It was a made-to-order day for thousands of Utah Scouts and Scouting enthusiasts.

Perfect weather graced the Scout-O-Rama Saturday, as more than 15,000 Scouts - Cub through Explorer - gathered at the Utah State Fairpark. Billed as the largest of its kind in the world, this year's event featured more than 800 booths, activities and demonstrations on display for the estimated 100,000 people who attended.Troop 925 of North Salt Lake had one of those booths. Composed mostly of Samoan boys, the booth featured Samoan artifacts and demonstrations by troop members.

"The Scout-O-Rama is great," said troop leader Duane Burnett. "It's good for the kids, because it gives them a chance to show things about their culture. It lets people see actual artifacts, dances and demonstrations from Samoa."

The troop also performed dances on stage, including a knife dance by member Tielu Brown, the defending world champion in fire knife dancing.

Burnett said although the troop is still new - this is its third year - Scouting is already a vital part of the boys' lives, benefiting them on a number of different levels.

"A lot of these kids or their parents grew up in the islands. So Scouting is a good way to assimilate their culture with Western culture. We're Samoan, but at the end of the week, we're all Boy Scouts.

"Also, it keeps them out of trouble. If they do the Scouting, instead of playing basketball every week like a lot of troops do, it will become their gang instead of the gangs on the streets. One time, one of my kids was asked what gang he belonged to - he looked kind of `tough,' you know - and he said `Troop 925, man.' That's what his gang was: Scouting. It was great."

Luther Elliss, grand marshall of the event and Detroit Lions defensive tackle, stopped by the booth to visit the boys, which Burnett said was the "highlight of their day."

Elliss' words carried a powerful punch for the troop: a fellow Samoan, Elliss said Scouting played a big role in helping him achieve his goals.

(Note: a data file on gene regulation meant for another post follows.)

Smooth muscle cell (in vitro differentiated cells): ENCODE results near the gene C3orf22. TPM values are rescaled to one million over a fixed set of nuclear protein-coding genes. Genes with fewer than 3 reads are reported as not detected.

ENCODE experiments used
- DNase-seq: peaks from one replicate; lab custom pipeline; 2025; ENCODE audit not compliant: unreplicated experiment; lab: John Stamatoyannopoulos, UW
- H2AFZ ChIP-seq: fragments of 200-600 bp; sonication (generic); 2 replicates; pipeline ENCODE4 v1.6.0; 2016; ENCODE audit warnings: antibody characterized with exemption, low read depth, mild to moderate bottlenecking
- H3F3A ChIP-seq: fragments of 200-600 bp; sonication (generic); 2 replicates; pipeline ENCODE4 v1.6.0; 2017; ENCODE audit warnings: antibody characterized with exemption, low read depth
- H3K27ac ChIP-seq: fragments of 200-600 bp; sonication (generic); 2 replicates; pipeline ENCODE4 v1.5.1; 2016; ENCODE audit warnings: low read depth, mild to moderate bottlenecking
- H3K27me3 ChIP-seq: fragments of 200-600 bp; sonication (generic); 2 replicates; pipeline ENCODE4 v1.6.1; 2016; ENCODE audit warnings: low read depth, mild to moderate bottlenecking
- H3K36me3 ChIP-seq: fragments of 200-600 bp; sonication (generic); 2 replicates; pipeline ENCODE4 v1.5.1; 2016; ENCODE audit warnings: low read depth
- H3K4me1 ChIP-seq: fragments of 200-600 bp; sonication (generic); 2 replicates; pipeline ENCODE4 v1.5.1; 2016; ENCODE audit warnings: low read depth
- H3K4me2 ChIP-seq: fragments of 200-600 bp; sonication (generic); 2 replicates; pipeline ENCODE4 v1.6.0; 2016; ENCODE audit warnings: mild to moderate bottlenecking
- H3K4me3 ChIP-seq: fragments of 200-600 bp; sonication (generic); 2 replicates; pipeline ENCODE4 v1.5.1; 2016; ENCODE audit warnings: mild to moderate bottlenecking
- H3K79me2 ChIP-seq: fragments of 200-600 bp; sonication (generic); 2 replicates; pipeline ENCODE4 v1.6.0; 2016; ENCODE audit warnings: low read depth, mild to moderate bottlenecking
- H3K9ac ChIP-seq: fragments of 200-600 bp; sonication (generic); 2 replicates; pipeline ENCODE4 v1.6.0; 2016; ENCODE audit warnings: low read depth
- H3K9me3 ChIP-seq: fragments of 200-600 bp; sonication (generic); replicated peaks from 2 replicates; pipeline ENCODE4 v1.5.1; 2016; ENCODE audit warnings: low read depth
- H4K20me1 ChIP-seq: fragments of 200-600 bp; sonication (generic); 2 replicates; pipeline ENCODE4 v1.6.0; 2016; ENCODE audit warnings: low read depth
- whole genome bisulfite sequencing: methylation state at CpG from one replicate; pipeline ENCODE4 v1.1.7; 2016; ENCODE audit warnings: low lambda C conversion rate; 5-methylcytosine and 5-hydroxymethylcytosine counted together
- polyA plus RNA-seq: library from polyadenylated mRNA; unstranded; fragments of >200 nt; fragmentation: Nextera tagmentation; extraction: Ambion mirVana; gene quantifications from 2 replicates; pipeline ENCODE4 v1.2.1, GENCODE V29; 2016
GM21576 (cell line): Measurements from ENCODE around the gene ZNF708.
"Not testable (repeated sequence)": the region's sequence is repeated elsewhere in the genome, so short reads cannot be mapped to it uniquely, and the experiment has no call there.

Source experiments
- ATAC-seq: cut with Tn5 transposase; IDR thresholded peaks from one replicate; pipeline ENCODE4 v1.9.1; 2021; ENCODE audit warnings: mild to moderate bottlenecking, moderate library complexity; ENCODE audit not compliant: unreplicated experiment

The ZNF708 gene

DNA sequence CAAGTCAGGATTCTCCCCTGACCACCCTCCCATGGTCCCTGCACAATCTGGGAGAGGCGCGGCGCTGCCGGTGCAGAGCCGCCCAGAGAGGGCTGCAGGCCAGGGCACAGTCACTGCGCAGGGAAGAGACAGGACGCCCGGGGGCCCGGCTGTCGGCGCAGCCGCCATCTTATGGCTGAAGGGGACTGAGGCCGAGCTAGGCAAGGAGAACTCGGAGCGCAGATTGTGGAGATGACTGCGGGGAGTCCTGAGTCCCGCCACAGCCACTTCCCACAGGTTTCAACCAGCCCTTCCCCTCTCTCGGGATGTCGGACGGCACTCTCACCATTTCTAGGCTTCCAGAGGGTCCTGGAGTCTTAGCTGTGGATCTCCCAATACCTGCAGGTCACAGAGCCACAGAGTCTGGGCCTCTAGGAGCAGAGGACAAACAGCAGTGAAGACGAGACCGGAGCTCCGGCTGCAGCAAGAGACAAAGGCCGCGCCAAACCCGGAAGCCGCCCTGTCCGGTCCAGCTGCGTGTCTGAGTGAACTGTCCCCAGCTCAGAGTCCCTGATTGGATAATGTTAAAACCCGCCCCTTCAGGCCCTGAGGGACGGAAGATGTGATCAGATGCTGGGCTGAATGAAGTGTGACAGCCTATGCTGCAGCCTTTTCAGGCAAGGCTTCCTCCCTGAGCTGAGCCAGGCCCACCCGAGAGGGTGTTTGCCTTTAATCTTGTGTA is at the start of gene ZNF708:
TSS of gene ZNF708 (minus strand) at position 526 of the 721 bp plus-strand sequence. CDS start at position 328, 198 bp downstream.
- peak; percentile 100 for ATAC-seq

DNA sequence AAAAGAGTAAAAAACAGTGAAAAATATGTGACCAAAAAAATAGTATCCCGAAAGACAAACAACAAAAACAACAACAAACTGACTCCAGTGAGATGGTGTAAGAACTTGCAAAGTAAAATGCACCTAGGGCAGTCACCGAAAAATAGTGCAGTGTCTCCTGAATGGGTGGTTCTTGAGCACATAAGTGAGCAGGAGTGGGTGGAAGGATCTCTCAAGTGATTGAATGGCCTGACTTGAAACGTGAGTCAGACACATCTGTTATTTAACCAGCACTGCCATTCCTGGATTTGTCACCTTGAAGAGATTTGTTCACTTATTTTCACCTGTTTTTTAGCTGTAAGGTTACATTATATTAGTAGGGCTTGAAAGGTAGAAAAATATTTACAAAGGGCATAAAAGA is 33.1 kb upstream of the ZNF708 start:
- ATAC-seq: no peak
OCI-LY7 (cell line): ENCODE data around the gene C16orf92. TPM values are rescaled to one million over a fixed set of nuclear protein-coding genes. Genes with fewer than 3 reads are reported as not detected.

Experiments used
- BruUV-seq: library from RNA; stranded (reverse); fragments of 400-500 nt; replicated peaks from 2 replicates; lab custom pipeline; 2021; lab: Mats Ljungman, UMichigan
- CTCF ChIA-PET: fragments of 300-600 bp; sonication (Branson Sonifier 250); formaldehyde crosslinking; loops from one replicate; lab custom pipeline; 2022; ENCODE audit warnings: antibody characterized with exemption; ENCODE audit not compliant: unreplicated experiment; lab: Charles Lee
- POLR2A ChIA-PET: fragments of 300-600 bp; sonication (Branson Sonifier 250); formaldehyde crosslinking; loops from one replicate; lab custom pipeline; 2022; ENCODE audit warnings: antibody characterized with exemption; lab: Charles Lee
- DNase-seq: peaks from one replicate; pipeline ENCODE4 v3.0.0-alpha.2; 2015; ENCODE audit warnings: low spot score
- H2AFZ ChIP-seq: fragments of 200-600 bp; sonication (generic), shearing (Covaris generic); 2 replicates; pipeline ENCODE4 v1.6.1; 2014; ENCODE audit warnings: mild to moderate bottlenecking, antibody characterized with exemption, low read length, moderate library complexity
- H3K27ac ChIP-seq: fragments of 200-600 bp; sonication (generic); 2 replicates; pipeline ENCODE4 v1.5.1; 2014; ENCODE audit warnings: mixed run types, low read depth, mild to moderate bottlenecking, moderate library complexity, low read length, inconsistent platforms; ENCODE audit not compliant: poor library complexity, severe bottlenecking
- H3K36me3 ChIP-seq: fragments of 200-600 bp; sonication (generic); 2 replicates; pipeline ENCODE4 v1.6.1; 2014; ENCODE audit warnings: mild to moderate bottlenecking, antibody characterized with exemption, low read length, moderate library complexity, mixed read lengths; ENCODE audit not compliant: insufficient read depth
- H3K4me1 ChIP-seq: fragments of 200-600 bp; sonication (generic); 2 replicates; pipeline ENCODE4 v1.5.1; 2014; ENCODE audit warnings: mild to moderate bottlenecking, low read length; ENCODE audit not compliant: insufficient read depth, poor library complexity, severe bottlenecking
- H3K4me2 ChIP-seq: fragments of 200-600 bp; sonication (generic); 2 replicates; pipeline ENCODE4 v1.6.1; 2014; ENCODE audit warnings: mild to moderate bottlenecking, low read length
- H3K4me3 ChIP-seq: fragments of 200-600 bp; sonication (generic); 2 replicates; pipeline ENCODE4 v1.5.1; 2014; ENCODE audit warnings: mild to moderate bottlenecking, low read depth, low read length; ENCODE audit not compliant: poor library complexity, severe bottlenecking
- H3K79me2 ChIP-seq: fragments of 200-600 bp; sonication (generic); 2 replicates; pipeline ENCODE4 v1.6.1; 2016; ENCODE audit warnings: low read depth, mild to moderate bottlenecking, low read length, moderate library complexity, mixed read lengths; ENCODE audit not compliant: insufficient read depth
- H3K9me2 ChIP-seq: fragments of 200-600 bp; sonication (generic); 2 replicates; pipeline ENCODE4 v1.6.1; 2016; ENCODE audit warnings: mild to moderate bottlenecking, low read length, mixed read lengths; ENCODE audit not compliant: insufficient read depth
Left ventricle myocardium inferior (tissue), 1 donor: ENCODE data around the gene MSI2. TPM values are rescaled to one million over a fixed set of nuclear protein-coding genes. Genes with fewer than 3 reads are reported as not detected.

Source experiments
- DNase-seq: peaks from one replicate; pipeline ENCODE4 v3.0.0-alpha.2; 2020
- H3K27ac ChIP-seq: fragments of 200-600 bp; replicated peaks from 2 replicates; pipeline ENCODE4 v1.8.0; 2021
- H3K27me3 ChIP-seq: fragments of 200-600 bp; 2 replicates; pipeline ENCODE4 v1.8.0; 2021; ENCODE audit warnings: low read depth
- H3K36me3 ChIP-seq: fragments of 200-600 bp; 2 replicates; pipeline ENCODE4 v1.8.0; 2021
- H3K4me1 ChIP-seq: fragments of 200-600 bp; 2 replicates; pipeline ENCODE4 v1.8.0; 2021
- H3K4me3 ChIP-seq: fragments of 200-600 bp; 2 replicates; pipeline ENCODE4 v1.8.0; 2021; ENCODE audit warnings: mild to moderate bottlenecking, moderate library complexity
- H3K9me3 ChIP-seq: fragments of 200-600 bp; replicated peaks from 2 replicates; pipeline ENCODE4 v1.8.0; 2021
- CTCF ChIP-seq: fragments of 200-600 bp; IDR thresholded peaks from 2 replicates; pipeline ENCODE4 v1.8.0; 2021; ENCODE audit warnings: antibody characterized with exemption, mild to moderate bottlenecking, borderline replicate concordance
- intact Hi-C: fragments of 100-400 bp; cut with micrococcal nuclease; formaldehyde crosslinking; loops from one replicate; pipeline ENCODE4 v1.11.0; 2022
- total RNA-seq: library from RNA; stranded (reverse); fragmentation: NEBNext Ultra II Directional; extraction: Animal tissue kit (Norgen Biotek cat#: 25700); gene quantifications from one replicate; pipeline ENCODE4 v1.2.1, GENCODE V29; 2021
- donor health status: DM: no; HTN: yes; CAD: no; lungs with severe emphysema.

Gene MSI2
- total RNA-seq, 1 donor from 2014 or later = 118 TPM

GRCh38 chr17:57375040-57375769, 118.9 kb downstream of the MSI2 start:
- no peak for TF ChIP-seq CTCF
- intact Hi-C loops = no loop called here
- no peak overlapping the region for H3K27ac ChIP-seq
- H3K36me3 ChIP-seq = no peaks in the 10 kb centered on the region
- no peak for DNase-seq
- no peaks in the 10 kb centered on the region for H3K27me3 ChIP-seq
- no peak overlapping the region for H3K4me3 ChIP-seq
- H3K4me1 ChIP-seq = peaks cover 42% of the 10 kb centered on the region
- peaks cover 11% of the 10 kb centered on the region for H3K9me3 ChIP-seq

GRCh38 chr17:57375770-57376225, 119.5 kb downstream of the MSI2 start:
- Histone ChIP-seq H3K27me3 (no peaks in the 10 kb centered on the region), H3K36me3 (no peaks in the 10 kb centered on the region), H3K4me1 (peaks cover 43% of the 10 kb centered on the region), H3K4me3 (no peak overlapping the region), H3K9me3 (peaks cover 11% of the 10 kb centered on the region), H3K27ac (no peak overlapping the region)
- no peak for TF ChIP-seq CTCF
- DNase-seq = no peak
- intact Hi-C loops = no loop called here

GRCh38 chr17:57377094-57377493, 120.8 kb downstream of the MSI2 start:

"Scouting is a foundation. It is the basis of who I am today. It's important, because it teaches service, and how to serve others. When we're selfish or self-absorbed, we don't get involved at all. We don't really get anywhere."

Elliss also volunteered his time to appear at Scout-O-Rama, preferring not to take money for "something I believe in."

"The Scout-O-Rama is a great event," Elliss said. "It's a great chance to see different things, do different things and meet lots of people."

Boyd Jensen, Scout-O-Rama vice-chairman, said the event's lasting popularity can be explained in large part because the program has done so well locally. He also said Utahns' "heavy emphasis on the family plays a big role, too."

Ron McBride, University of Utah football coach and visiting Scout-O-Rama dignitary, agreed.

"It's all about the community. I'm here to support the parents and what Scouting teaches the kids. I was a Scout myself, and my son was a Scout, so it's been a part of our lives for a long time."

Mostly, though, participants said it succeeds because it's fun, and it gives the Scouts a way to showcase what they've done and learned dur-ing the year.

"It's probably the greatest cohesive activity these Scouts have. This is the thing that brings Scouting together," Jensen said.

"It's just replete with so many different kinds of activities. It's an inducement for the scouts, because you take the abilities and talents of the different troops and bring them all together.

"It's just a beautiful way for these neat, neat kids to show what they can do."

The event also featured performances by the Jazz Dancers and the "Screaming Eagles" parachute team. Kim Peek, the man who inspired the film "Rain Man," also appeared to answer audience questions.